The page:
I walked through a tunnel of massive stones, which soon gave way to a tropical jungle trail. I couldn’t see far ahead; the dense foliage limited visibility to about 15 or 20 feet. Then it opened up. It was like entering a scene from Tomb Raider or Indiana Jones.
I climbed the 2000 year-old pyramid that emerged in the clearing, breathing heavily as I neared its sacred summit. I looked around as I reached the structure’s crest. Breaking through the high tropical trees, I saw tips of other pyramids obscured by the jungle.
I heard the wind. I heard the haunting screams of howler monkeys. I heard the jungle cicadas buzz. It was a perfect place to sit and wonder. If I went back in time, what else would I see? One thing, above all, helped me to imagine it: nobody else was there. I didn’t have to battle other camera-toting tourists. I didn’t have to weave through crowds of merchandise sellers. I was alone with the jungle’s sounds.
In contrast, thousands of people flock to the Mayan ruins at Tulum and Chichén Itzá. Others storm the beaches at Cancun. Thirty years ago, these were secret gems. But they’re stuffed with tourists now. And prices are often high. If you’re looking for a low-cost warm winter escape, let me suggest something different.
My wife and I recently spent 10 months driving around Mexico in a camper van. The Yucatán Peninsula is the country’s most expensive region. But it’s still cheap, by U.S. standards, once you’re away from the tourist towns.
I recommend flying to Cancun, renting a car and then driving around the Yucatán Peninsula for a week. The roads are smooth, the people are friendly, and you’ll find several gems. Mayan ruins, for example, are about as common as Starbucks in Seattle.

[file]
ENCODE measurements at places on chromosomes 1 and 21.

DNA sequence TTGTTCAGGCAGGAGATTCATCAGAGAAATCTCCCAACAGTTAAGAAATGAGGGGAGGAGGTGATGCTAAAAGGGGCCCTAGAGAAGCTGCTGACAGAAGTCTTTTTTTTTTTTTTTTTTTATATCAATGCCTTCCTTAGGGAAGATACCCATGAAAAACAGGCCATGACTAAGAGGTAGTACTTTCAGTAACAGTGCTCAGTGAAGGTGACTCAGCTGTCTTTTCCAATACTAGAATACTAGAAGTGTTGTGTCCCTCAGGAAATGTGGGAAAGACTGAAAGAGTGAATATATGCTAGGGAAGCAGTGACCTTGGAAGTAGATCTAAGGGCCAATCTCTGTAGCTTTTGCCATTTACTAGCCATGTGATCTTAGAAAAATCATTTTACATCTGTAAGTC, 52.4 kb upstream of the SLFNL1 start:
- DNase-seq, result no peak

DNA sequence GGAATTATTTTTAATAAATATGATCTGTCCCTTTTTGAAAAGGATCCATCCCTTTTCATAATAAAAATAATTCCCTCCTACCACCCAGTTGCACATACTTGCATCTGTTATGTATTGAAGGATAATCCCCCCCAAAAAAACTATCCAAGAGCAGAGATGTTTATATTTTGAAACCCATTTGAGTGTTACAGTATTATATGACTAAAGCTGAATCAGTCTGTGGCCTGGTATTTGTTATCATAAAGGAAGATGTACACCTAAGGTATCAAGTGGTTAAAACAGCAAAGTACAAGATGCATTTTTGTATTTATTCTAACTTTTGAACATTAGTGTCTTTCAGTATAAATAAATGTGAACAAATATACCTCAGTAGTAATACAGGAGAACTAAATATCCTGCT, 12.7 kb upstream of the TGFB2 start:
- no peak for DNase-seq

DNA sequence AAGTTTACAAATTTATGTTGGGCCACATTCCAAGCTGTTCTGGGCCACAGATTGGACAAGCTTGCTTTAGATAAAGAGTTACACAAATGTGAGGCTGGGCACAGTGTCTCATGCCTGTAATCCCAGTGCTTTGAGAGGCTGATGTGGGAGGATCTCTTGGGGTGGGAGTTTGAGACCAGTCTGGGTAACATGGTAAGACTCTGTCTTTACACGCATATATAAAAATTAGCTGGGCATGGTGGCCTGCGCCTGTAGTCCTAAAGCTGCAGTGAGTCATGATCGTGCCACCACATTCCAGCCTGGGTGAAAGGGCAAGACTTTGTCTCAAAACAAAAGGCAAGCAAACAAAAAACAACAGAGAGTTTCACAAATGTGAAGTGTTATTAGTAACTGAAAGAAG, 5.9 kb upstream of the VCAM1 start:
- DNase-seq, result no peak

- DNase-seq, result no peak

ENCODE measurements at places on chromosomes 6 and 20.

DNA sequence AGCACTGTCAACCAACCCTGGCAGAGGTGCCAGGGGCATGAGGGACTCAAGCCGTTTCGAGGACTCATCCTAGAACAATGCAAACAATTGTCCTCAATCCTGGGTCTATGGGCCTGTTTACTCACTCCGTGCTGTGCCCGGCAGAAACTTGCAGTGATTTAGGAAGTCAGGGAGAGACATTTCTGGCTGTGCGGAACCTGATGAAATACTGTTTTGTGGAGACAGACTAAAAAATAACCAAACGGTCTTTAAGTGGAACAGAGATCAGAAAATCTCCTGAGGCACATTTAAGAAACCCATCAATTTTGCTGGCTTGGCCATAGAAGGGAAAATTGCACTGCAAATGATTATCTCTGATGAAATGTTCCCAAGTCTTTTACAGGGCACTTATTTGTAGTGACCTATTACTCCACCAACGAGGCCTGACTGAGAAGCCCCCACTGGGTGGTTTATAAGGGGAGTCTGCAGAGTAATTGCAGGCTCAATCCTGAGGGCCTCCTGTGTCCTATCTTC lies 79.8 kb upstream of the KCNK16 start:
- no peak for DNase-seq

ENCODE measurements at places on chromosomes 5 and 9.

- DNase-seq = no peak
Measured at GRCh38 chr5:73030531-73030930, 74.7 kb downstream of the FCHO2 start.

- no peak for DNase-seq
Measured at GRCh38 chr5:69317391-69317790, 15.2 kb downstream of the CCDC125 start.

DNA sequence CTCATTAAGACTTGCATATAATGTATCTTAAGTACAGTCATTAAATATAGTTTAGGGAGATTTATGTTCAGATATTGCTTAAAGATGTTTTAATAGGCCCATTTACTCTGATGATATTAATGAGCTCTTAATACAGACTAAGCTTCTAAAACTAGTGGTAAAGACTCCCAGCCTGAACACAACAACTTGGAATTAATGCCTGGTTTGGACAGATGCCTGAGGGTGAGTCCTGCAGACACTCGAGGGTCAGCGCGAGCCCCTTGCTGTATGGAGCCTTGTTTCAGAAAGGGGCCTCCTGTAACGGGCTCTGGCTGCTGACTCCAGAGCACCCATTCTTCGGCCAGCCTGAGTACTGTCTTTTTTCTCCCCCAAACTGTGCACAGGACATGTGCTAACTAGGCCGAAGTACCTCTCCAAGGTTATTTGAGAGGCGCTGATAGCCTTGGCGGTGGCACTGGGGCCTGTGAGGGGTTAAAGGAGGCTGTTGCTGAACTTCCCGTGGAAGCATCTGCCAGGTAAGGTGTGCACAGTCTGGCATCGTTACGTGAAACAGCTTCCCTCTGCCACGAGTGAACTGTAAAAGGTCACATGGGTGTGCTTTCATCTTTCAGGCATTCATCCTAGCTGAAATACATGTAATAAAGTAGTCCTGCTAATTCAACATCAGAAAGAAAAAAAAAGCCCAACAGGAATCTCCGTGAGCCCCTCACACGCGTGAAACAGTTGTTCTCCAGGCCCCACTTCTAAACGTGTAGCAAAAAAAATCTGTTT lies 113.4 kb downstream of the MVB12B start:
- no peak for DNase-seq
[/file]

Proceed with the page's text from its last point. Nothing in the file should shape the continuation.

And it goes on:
Don’t get me wrong. The famous ruins at Tulum are spectacular. And Chichén Itzá is one of the Seven Wonders of the World. But they’re packed with tourists like flies around a single jar of jam. And their prices aren’t low. Scooter rentals in Tulum, for example, cost about $30 a day. By Mexico’s standards, that’s stratospheric.
We paid $15 USD each to walk the grounds at Chichén Itzá. In contrast, the quiet ruins at Becan cost just three dollars.
The Yucatán is also known for its cenotes. These are fresh water sinkholes. Some are above ground, while others are subterranean. These sinkholes attract brave scuba divers who explore their hidden channels. Near Cancun and Tulum, tourists pay high prices to swim in the nearby holes. Some cost as much as $20. But drive a few miles from the hot tourist zones. You’ll find much cheaper holes with far fewer tourists.
In fact, the Yucatán Peninsula is a better bargain now than it has been in years. Over the past five years, the U.S. dollar has gained 38 percent on the Mexican currency. Over the past 10 years, it has more than doubled against the peso. This has made towns like Bacalar more affordable than ever.
Bacalar is one of six Pueblo Mágico [magical town] sites on the Yucatán Peninsula. The other Pueblo Mágicos include Tulum, Isla Mujeres, Valladolid, Izamal, Palizada. They are popular among European, South American and Mexican tourists. In 2001, the Mexican government began pouring money into its Pueblo Mágico program to promote tourism. The towns were selected based on their natural beauty, cultural richness, historical relevance, cuisine, and great hospitality.
Bacalar is known as the lake of seven colors. Its freshwater lagoon is great for swimming and kayaking. But like most of the Yucatán’s sites, few Americans know it. That’s a pity. The Yucatán Peninsula is the safest region in Mexico. And if you drive around the peninsula, you might build far more memories than you would if you stayed at a fancy beach resort.
Andrew Hallam is a Digital Nomad. He’s the author of the bestseller, Millionaire Teacherand Millionaire Expat: How To Build Wealth Living Overseas